The Rev. John L. Arthur Jr. celebrated his 50th anniversary at Eureka First Baptist Church on Sunday, and he's hoping to spend many more years in the pulpit at the small, rural house of worship on Johnston Highway.

“I'm not going to retire,” he said. “I can't find anything in the Bible that speaks about retirement, so I'm going to keep on going as long as I can go. I'll probably die with my boots on.”

The church's congregation and Arthur observed his big milestone with special musical performances led by Ken Arthur and a sermon from a visiting pastor, Dr. Eddie West, who is one of Arthur's many friends.

Following the special service, Patricia Clark said she never would forget Arthur's comforting presence after she lost her father when she was only 11 years old. As word of his death spread, friends and neighbors stopped by Clark's home in Vaucluse to offer their condolences. But the visitors were mostly adults who wanted to talk to other grown-ups, and Clark ended up alone and scared on the front porch on a chilly November night.

“There were so many people there right after it happened,” Clark remembered. “Preachers from several different churches were going in and out, comforting my mother and my grandmother. But he (Arthur) was the only one who sought out the little girl who was out there in the dark. He hugged me and told me that everything was going to be OK.”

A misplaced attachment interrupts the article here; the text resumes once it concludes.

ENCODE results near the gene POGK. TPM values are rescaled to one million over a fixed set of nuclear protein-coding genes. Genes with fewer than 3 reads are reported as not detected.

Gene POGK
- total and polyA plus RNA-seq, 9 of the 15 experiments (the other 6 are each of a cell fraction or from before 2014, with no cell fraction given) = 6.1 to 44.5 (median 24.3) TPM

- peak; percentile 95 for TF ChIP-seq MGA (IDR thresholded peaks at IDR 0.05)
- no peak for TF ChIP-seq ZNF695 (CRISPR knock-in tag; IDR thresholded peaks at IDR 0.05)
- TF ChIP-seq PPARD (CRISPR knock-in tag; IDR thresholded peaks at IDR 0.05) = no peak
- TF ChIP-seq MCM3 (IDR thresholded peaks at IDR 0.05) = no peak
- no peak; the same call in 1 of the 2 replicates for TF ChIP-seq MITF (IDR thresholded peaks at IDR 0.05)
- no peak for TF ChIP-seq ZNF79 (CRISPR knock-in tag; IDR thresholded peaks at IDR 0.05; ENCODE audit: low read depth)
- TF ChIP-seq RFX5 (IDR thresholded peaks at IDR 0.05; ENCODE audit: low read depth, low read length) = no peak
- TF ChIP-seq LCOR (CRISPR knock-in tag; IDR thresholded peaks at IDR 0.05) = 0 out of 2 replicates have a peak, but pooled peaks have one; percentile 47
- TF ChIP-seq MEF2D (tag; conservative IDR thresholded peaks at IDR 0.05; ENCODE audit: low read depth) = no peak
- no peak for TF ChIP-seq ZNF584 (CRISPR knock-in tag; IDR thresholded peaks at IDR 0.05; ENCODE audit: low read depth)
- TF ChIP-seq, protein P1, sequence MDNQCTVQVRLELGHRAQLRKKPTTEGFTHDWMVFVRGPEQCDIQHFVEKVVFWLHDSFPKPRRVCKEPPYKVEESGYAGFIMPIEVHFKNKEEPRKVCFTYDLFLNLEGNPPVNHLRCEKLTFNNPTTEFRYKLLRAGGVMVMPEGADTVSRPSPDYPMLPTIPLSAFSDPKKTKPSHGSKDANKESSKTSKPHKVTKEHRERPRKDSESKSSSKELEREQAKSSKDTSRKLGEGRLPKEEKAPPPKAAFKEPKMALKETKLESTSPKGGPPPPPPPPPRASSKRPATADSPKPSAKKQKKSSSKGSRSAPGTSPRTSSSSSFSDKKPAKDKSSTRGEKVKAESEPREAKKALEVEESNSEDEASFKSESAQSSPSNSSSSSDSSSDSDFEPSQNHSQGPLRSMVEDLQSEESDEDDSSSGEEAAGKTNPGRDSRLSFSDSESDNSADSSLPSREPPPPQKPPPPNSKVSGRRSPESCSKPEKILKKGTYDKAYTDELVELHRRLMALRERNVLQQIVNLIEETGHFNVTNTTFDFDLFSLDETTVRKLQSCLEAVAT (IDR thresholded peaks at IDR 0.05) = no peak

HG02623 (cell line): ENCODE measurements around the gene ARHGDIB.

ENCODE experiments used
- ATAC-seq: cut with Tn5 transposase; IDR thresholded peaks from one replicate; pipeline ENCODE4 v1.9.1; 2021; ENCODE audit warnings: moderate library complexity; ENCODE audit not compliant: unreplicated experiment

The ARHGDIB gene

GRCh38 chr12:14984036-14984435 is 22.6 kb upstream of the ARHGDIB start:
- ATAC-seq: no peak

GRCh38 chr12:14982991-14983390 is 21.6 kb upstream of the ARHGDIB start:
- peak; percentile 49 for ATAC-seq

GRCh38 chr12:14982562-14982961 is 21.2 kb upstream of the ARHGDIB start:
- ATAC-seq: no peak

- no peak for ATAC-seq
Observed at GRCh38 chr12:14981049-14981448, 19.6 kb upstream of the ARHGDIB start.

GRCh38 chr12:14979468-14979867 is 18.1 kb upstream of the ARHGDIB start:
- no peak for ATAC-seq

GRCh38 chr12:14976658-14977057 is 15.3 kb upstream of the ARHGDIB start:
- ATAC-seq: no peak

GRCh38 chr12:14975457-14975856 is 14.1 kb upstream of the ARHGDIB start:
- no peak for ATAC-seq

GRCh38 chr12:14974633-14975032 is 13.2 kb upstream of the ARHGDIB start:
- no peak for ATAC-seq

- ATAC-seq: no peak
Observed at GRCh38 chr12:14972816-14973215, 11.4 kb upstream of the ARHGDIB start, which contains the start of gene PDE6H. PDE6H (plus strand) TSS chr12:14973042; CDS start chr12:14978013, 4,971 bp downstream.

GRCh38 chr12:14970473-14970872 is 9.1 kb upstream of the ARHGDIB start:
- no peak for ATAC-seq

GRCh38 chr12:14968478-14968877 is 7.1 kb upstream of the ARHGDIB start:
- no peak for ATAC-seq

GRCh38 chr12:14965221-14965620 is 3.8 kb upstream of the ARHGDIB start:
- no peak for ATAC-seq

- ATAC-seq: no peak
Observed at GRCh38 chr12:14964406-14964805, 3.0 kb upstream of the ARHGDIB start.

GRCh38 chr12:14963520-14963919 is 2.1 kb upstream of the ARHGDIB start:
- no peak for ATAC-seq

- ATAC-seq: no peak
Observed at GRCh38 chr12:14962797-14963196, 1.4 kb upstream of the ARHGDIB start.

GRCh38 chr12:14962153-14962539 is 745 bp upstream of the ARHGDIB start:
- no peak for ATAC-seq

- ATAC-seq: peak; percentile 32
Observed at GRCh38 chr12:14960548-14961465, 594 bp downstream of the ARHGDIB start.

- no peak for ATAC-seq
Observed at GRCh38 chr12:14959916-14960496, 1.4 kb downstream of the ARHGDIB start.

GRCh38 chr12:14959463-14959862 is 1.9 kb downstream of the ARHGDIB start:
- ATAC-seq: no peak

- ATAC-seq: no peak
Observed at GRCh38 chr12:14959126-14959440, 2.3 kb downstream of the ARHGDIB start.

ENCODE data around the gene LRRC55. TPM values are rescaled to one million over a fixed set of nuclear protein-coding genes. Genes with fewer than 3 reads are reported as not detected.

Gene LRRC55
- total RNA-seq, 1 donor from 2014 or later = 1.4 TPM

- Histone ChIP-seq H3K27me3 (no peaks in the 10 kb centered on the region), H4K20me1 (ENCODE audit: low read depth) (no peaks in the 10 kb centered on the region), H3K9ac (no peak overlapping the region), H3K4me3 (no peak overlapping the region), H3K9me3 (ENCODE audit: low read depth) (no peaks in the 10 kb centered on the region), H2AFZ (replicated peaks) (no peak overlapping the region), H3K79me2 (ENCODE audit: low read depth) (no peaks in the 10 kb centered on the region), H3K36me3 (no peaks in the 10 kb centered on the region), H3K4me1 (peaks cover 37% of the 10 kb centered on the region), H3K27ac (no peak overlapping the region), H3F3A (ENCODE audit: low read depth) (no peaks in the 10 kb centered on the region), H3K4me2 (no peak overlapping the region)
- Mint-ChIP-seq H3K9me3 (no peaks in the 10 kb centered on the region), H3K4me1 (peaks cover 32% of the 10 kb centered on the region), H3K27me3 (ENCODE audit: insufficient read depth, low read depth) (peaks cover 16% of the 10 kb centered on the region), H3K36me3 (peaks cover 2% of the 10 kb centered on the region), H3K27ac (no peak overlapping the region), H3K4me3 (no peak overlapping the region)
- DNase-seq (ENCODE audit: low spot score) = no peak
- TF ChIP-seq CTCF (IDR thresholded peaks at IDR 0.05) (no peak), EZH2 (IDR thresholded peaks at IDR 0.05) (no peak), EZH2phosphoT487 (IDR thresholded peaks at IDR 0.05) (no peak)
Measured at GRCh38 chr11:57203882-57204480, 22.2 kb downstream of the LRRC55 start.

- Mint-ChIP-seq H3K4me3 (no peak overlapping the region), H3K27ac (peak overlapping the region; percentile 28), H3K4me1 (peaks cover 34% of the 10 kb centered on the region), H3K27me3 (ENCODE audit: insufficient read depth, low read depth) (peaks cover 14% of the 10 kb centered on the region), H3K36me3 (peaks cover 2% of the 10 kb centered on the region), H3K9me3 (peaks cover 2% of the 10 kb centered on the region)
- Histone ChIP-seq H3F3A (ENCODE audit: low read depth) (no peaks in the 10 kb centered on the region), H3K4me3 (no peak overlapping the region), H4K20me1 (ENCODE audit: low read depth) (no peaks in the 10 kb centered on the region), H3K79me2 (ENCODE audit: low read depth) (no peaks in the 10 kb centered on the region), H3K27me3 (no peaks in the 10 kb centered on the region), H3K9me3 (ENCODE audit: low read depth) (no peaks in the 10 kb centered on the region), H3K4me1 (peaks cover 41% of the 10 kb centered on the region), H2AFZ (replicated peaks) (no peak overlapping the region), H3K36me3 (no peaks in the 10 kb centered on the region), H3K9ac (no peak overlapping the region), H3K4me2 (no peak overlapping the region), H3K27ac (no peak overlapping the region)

Clark's voice broke and her eyes filled with tears as she recalled how, during the years that followed, Arthur made sure she always had a ride to church and never missed out on any of the youth activities.

“I can't imagine, if something ever happened to him, having another pastor,” said Clark, who is still a Eureka First Baptist Church member even though she now lives in Monetta.

Arthur, 69, has a Master of Divinity degree from the Southeastern Baptist Theological Seminary in Wake Forest, N.C. He also attended North Greenville College (now North Greenville University) for two years and earned a bachelor's degree in psychology from the University of South Carolina.

In 1963, a group from Eureka First Baptist Church contacted Arthur and asked if he could help out while the church was looking for a full-time pastor. He delivered his first sermon there during a prayer service in late August.

“I was 19 years old, and I had just finished junior college (at North Greenville); I thought it would be a very limited engagement,” Arthur said. “But then they asked me to come back on a week by week basis. Then, in October, they asked me to be their interim pastor. In January of 1964, they finally made it official.”

Because Arthur was still in school, he spent weekends at the church and his weekdays in the classroom. “When I drove back and forth between here and the seminary in Wake Forest, it was a 600-mile round trip,” Arthur said.

During Arthur tenure at Eureka First Baptist Church, there have been numerous weddings, funerals and baptisms. The church has added 10 acres of land to its property and its building has been covered with aluminum siding. In addition, eight stained glass windows have been installed in the sanctuary.

“That was a big joy for him,” Clark said. “He worked hard to get the members to take enough pride in the church to buy those windows.”

Asked why he has remained at Eureka First Baptist Church for so long, Arthur replied: “I just found a home, I guess, and I stuck with it.

“It's been quite a ride,” he added, “and I've enjoyed it. The church hasn't grown substantially through the years, but the people here are very solid people. They're also supportive, and they try to help out in any way that they can.”

Dede Biles is a general assignment reporter for the Aiken Standard and has been with the newspaper since January 2013. A native of Concord, N.C., she graduated from the University of North Carolina at Chapel Hill.